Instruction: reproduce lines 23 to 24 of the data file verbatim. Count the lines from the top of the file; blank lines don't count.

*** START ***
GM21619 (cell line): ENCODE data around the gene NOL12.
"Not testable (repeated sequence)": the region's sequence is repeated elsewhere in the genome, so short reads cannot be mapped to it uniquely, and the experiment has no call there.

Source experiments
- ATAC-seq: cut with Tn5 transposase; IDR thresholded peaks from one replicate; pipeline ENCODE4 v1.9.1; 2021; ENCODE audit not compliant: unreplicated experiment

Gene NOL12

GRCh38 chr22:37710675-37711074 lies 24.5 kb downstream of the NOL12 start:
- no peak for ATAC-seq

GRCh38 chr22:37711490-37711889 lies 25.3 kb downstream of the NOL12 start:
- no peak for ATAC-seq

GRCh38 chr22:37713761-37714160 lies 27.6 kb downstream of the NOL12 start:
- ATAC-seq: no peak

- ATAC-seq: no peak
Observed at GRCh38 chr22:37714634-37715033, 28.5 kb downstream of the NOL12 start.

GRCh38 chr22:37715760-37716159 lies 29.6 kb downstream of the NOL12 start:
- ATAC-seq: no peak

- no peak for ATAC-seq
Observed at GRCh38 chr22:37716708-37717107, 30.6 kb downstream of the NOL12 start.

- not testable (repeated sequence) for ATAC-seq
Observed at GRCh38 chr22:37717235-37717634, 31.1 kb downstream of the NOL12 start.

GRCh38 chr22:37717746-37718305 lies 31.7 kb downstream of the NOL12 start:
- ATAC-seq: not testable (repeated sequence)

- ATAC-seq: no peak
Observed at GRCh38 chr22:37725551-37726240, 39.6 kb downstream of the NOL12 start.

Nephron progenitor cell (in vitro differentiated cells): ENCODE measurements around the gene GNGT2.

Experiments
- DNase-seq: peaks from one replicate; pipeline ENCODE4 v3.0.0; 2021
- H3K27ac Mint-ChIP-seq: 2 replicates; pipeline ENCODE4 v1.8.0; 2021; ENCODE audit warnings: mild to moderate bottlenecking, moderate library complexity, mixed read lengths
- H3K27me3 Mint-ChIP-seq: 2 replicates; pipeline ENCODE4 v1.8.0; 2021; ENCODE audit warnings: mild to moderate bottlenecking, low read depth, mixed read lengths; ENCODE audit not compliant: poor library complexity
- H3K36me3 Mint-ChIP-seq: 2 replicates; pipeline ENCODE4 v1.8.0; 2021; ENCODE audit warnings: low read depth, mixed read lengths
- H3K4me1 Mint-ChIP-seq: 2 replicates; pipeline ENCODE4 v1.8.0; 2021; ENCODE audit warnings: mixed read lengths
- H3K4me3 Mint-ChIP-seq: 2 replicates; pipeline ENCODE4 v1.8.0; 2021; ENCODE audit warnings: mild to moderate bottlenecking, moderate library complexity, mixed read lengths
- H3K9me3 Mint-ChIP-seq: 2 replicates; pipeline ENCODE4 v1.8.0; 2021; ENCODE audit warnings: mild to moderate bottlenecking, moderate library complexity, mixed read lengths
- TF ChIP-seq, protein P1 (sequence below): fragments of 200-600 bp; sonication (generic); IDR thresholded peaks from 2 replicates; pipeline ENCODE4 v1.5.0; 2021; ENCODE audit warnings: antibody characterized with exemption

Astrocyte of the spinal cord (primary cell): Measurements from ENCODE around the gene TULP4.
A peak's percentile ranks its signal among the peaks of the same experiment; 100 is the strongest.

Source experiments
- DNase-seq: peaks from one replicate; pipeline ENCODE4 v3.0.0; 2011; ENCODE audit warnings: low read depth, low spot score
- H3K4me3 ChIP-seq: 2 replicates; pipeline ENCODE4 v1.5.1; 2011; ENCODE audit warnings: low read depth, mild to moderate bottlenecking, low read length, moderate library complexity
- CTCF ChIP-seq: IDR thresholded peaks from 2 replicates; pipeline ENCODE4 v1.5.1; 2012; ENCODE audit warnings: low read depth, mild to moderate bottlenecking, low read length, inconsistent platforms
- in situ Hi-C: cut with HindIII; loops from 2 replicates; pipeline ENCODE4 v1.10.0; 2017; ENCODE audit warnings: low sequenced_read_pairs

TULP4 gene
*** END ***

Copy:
Observed at GRCh38 chr22:37725551-37726240, 39.6 kb downstream of the NOL12 start.

Nephron progenitor cell (in vitro differentiated cells): ENCODE measurements around the gene GNGT2.